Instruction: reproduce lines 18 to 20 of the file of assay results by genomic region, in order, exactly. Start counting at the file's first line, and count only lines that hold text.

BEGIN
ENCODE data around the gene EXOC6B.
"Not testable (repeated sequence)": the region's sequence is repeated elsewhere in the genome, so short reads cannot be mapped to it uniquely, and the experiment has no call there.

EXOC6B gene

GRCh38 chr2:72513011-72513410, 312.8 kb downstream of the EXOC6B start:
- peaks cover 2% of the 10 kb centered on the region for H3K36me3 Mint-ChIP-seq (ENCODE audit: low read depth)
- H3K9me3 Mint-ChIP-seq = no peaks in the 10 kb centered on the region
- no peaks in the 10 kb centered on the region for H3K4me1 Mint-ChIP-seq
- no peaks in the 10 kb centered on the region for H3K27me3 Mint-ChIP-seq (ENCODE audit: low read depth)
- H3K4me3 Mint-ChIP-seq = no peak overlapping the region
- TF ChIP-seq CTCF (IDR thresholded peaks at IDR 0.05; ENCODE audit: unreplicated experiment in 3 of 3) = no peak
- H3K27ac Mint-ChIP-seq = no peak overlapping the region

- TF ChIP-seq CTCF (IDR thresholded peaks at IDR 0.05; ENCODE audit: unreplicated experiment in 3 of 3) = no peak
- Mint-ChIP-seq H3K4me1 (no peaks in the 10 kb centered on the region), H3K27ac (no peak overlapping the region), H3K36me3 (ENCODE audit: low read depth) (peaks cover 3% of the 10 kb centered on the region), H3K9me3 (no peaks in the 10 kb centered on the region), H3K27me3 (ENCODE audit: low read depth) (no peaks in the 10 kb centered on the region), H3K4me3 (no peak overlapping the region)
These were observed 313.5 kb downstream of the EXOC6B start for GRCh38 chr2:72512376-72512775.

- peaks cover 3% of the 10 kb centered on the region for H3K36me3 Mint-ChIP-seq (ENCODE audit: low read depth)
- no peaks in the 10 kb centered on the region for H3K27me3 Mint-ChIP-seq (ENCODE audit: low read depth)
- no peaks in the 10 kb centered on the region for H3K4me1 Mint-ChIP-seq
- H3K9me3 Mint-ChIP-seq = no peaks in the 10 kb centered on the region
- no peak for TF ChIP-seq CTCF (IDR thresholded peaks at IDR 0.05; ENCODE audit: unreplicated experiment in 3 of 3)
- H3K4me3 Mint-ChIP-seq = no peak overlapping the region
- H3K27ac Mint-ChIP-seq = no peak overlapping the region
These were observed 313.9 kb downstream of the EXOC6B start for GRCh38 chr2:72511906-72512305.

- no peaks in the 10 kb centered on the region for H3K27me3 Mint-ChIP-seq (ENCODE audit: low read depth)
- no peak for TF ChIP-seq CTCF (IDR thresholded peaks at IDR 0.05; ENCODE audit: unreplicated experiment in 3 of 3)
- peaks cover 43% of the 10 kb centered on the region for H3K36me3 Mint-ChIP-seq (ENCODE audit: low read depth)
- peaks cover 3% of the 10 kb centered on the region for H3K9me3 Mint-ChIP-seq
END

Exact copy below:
- H3K9me3 Mint-ChIP-seq = no peaks in the 10 kb centered on the region
- no peak for TF ChIP-seq CTCF (IDR thresholded peaks at IDR 0.05; ENCODE audit: unreplicated experiment in 3 of 3)
- H3K4me3 Mint-ChIP-seq = no peak overlapping the region